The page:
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November 14, 2019

Dead Roo: More than shed rock and roadkill

Before Adelaide discovered Dead Roo, they were honing their sound in a possum-infested garage. Now, after two solid years of gigging, the quartet are gassed to be releasing an EP that proves they’re more than their alt-country tag implies.

  • Words: Angela Skujins
  • Lead and body image: Morgan Sette

Google “Dead Roo” and you’ll find a cache of articles related to dead animal carcasses. “We often get friends sending us photos of roadkill being like ‘Saw your band on the side of the road,” says Dead Roo guitarist Jason Katsaras. “But it’s the worst joke!”

In September last year, Dead Roo released their first single ‘Over My Head’, which is wrung with Australian indie-rock. It’s a leisurely track, filled Hamish Gibson-Smith’s sleepy drums and Jason’s zigzagging guitar, but firmly punctuated by Jess John’s honey-covered vocals.


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Although the image for ‘Over My Head’ is a toy kangaroo biting bitumen, it makes you nostalgic for a long drive – sans the animal – bookended by a pub meal.

The band’s sophomore single ‘Turn Around’ embodies the same iconography. Jess speaks frankly about “the consequence of my new-found independence” while we’re pulled through a smoke-filled harmonic haze and Stuart Patterson’s heady bass.

Fittingly, Stuart also opens the video clip dressed as Australia’s most iconic mammal with a big hop.

Jason and Stuart from Dead Roo say the band isn’t purposefully trying to lean into an antipodean identity. It just happened.

“Our band name probably makes people think that, but we’re just being ourselves,” explains Jason, “and if we happen to write songs that sound particularly Australian, then that’s just a coincidence.”

Stuart says that when the band started two years ago, they flogged the Dead Roo aesthetic.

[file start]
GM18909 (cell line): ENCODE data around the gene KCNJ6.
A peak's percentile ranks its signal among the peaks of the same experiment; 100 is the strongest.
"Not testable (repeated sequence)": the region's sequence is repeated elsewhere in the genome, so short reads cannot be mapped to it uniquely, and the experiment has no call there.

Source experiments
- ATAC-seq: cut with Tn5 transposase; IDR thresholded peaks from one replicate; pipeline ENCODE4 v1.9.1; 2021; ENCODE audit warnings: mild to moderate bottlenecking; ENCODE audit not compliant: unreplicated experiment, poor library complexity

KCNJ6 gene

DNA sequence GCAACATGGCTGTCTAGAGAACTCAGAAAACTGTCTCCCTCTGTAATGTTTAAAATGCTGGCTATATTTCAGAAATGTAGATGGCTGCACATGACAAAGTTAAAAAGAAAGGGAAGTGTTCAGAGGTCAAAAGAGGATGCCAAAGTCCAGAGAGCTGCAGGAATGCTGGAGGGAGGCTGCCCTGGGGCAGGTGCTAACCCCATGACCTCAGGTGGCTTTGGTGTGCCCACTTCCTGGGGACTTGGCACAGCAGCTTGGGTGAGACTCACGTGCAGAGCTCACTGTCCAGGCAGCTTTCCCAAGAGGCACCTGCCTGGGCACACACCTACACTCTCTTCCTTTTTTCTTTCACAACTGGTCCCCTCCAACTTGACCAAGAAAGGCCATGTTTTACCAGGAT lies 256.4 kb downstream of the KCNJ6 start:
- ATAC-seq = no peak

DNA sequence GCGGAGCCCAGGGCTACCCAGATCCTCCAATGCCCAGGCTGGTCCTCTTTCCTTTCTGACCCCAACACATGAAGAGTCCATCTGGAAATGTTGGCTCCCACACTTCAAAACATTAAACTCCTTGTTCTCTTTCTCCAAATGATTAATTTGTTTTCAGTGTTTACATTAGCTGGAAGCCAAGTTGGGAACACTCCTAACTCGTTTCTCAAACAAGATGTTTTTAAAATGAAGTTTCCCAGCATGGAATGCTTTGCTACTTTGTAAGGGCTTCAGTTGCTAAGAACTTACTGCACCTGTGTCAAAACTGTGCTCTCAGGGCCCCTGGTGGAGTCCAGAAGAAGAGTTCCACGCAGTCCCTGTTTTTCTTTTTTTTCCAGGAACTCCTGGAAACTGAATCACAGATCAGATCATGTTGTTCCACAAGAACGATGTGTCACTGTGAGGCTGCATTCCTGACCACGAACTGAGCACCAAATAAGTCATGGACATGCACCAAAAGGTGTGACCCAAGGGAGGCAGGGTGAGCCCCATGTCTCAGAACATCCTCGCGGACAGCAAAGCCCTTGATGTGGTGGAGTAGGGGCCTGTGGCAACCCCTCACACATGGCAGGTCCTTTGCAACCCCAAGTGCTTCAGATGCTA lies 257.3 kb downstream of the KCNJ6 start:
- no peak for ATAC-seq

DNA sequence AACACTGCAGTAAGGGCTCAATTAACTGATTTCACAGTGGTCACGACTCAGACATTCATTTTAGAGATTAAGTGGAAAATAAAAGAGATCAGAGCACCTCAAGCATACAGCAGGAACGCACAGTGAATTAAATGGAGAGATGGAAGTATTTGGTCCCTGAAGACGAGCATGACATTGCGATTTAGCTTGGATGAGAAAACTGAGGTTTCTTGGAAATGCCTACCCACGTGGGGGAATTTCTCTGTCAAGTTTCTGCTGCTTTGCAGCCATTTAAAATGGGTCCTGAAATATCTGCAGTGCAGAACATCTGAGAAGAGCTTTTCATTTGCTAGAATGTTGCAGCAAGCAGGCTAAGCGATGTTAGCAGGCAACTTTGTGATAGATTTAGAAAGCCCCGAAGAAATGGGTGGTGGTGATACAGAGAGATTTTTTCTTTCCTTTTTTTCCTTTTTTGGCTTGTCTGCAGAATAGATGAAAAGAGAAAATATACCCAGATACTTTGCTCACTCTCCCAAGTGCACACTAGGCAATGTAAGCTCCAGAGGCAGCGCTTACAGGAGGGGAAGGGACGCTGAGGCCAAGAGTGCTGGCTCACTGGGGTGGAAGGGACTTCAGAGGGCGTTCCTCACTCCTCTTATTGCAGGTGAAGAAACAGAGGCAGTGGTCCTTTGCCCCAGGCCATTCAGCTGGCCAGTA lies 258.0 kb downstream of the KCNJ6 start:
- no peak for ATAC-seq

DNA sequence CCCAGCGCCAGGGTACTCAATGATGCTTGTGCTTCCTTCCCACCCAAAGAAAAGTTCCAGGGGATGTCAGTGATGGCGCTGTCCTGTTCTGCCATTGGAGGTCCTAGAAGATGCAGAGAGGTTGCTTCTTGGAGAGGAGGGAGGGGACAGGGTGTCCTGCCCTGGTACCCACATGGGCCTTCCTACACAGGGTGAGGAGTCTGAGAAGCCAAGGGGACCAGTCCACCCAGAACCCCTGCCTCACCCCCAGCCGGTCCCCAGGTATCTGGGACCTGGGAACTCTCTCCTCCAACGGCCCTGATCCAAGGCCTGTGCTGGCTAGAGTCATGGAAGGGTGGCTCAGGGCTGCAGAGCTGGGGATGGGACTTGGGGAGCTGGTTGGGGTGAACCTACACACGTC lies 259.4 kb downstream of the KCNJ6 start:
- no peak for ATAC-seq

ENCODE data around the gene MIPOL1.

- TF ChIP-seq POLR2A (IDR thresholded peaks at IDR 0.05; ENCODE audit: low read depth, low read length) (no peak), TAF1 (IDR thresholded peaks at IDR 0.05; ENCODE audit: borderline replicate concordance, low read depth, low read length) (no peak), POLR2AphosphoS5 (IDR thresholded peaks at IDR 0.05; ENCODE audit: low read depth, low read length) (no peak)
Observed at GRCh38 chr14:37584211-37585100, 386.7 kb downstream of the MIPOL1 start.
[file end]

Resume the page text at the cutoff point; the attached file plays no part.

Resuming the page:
But in the midst of recording their five-track EP this year, due early 2020, the quartet decided they wanted to steer away from the image. As it turns out, they also don’t want to reinvent the musical wheel either.

“I mean it all started off in a shed that was infested by possums and there were lots of noise complaints from the angry neighbours,” laughs Stuart, who describes Dead Roo’s sound as “stripped back rock and roll.”

“We try to keep it simple. We’re not trying to break any boundaries,” he adds.


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Saturday, 23 November
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The crew has only released the two aforementioned songs but have crunched through 30 live sets over two years.

Next Saturday, for the folk-filled Porchland Festival at The Range, Dead Roo will play alongside Canadian exports, Babe Rainbow plus local fixtures like Alana Jagt and Tom West.

The foursome are also up for a pair of 2019 South Australian Music Awards: Best New Artist and Country. While Jason and Stuart say they’re stoked on the hype and industry nominations, they don’t want to be viewed as strictly country either.

“I met Jess at a pub and we got talking about how we wanted to start a country band,” explains Jason. “Dead Roo probably isn’t that country anymore, but when we started that was like a big aim, to write some sort of, if not country, but just kind of quieter rock songs.”

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All four members come from other projects. Jason previously fronted punk band Burnside Mums while Stuart sings for psychedelic outfit The Empty Threats.

Hamish is one of three co-founders to local imprint Swirl Records, and Jess currently runs her own solo show under her full name.

Jason and Stuart are confident Dead Roo’s first EP will reflect the amalgamation of the team’s talents, and will be a “polished” set from over two years of performing live to regional and metropolitan audiences.

“It’s good to play in front of different crowds,” explains Stuart, adding “last year we were playing quite a lot of gigs, which is really important for a new band to actually develop as a unit and get a live set together.

“And when we have the EP out, it will be like a really nice representation of what Dead Roo live is.”

When Stuart reveals all the bandmates are trying to make it as full-time musicians, CityMag puts it to the pair as to whether they consider themselves true Aussie Battlers.

Despite the trials and tribulations of the music industry, and set against a backdrop of the now-shuttered Holden factory and an ever-climbing youth unemployment rate, will they overcome adversity ?

“We’re the Millennial Aussie Battlers,” says Jason, “Millennial Hospo-Working—”

“We’re the Smashed Avo For Breakfast,” interjects Stuart, “Aussie Battlers.”

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